MRS. GAGE BLAMES ALL ON MRS. GRACIE

New York Times

Court Adjourns to Give District Attorney Time to Find Missing Witness
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C. J. BELL STILL NERVOUS
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Banker Insists Upon Mrs. Gage Being Returned to the Asylum for Fear of a Tragedy
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Special to The New York Times
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WASHINGTON, April 12---Mrs. Mary E. Gage, a wealthy widow, recently arrested for threatening to kill Banker Charles J. Bell, took the stand to-day at the hearing in the District Supreme Court, and after admitting that she had made a mistake in placing too much credence in the statements made to her by Mrs. Gracie, was recommitted to the Government Hospital for the Insane, to give the alienists additional time to observe her mental traits and to give the District Attorney another chance to hale Mrs. Gracie into court.

Upon Mrs. Gracie's testimony depends largely the outcome of the case. When Mr. Bell on March 11 had Mrs. Gage arrested for threatening his life, Mrs. Gage said that the banker and his friends had built a barrier about her which prevented her daughter and herself from entering Washington society. Mrs. Gracie, she said, was one of those who had told her this.

"Mrs. Gage, it's a crime and a shame for you to keep that girl---your daughter---in Washington, as she will have an awful time, a terrible time, ever doing anything, socially or otherwise; and you should take her back to New York," is the statement attributed to Mrs. Gracie by Mrs. Gage. Mr. Bell was the stumbling stone in her path mentioned by Mrs. Gracie, according to Mrs. Gage.

Miss Margaret C. Gage, the daughter, also has stated that Mrs. Gracie was responsible for the feelings which her mother entertained toward Mr. Bell. Last December Mrs. Gracie said, according to Miss Gage, that Mr. Bell never would let the couple get into Washington society.

On the theory that Mrs. Gracie will deny this testimony, she was subpoenaed by the Government attorneys, but she has failed to put in an appearance at the hearings. Now, that Mrs. Gage has placed the whole responsibility upon her, it is deemed imperative that Mrs. Gracie testify. An attorney representing Col. and Mrs. Gracie was in court to-day looking after the latter's interests, a writ of attachment for her having been threatened. The hearing was adjourned this afternoon until next Wednesday. A rumor was current this afternoon that Mrs. Gracie will voluntarily appear next Wednesday, and will at least modify the statement attributed to her.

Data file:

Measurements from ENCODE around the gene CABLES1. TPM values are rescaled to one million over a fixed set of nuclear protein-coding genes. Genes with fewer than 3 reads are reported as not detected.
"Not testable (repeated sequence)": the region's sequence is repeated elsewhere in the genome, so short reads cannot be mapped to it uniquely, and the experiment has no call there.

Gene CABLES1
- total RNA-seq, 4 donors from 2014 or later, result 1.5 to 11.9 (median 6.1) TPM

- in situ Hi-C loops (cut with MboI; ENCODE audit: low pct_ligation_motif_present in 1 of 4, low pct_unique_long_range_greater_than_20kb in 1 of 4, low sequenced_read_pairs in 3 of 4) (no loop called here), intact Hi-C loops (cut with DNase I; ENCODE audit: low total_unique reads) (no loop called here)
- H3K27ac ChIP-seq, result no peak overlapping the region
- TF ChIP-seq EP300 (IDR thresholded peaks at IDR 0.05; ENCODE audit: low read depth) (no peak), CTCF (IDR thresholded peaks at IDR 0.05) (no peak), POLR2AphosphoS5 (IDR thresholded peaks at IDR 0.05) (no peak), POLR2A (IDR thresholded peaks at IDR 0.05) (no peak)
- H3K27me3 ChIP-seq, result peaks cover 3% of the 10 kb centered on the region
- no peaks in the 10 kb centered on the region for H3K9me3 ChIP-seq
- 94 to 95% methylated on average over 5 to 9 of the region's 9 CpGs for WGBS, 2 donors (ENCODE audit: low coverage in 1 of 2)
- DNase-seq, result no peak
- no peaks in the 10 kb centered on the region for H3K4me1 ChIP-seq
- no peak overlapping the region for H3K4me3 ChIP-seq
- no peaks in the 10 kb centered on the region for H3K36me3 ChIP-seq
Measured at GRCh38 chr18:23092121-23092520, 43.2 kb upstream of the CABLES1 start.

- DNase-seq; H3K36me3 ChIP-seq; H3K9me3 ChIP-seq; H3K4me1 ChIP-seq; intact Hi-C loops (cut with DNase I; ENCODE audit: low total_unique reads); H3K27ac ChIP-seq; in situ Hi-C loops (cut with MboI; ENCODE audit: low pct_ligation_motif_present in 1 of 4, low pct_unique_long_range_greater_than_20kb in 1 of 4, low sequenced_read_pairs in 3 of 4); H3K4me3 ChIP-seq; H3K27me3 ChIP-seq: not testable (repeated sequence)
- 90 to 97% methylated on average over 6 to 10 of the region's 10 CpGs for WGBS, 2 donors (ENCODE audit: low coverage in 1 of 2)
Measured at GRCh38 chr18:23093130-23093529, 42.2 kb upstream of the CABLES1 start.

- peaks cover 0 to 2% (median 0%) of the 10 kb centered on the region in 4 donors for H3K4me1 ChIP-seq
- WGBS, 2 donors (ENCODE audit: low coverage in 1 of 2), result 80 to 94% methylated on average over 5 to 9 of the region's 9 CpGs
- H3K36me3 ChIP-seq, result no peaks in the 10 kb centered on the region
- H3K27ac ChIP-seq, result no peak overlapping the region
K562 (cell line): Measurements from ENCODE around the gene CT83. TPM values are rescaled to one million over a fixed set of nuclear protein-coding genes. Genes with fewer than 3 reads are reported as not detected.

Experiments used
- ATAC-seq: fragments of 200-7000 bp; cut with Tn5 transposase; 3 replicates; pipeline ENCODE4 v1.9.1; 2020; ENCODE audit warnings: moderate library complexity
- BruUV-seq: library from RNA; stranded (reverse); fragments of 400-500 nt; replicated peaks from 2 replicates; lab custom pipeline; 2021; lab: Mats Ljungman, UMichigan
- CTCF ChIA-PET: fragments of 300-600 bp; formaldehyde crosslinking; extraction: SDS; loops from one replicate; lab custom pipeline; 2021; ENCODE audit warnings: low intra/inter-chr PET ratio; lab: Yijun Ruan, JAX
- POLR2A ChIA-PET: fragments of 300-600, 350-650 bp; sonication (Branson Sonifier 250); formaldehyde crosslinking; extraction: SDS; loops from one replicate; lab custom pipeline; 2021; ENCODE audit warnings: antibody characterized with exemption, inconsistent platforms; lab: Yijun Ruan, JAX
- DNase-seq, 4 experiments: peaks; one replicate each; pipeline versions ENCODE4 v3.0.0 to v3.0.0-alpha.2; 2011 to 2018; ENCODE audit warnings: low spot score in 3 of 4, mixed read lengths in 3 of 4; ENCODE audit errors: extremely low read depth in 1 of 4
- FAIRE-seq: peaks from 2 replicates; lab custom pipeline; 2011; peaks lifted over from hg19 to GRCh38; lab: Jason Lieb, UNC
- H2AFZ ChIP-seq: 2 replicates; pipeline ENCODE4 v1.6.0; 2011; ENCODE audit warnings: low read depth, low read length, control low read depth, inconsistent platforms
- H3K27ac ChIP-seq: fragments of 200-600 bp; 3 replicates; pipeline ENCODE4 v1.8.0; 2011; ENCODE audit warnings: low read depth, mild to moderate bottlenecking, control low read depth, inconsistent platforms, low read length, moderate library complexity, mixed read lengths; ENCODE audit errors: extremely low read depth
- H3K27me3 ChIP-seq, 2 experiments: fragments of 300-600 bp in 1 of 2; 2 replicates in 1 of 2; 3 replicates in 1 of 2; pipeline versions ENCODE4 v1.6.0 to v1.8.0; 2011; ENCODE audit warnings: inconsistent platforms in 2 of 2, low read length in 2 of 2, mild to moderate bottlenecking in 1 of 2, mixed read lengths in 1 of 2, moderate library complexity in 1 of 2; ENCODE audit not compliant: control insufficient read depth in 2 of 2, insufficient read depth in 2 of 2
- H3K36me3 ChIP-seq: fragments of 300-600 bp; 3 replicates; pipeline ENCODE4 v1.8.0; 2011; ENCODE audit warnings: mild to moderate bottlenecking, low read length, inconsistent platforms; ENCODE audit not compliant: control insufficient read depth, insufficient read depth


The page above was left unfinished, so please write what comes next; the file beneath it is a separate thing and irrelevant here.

Mr. Bell, whose appearance indicates him to be a typical financier of the upper social world, was at the trial to-day and occupied a front seat.

"This is a serious matter for Mr. Bell," A. S. Worthington, the latter's private attorney, told the court, "and it is natural that he should be the most interested party here."

This declaration was made when Mr. Worthington, as attorney for the banker, wanted to cross-question witnesses. The Judge announced that Mr. Worthington was appearing as "a friend of the court," and as such had a perfect right to question witnesses.

Mrs. Gage, when she took the stand, admitted that she had put too much credence in the statements of Mrs. Gracie. "I know now that I was mistaken about Mr. Bell using his influence against me," she continued.

She said that Mrs. Gracie had asked her, in "a most insinuating manner," whether or not her daughter was engaged to marry a Japanese. This question worried her very much, she said, and later she found that it had been circulated largely, and later found its way into the pages of a Washington society magazine. Mr. Bell was responsible for this, Mrs. Gracie is said to have told Mrs. Gage.

Referring to the threats which she is charged with having made against Mr. Bell, Mrs. Gage admitted she had told her friends she would horsewhip the banker. She denied emphatically, however, that she ever said she would kill him. She also said she modified her threat to horsewhip Mr. Bell by saying that she would do it if he did not stop persecuting her family.

Unfairness in her arrest was charged by Mrs. Gage, who said she was not given an opportunity to get bond before she was hurried away in a taxicab to St. Elizabeth's, the Government hospital for the insane. She was returned to the asylum to-day, an application for her release on bond being denied by the court, at the urgent request of counsel for Mr. Bell, who said he feared a tragedy might result.

Related Biographies:

Archibald Gracie IV

Acknowledgements

Mark Baber

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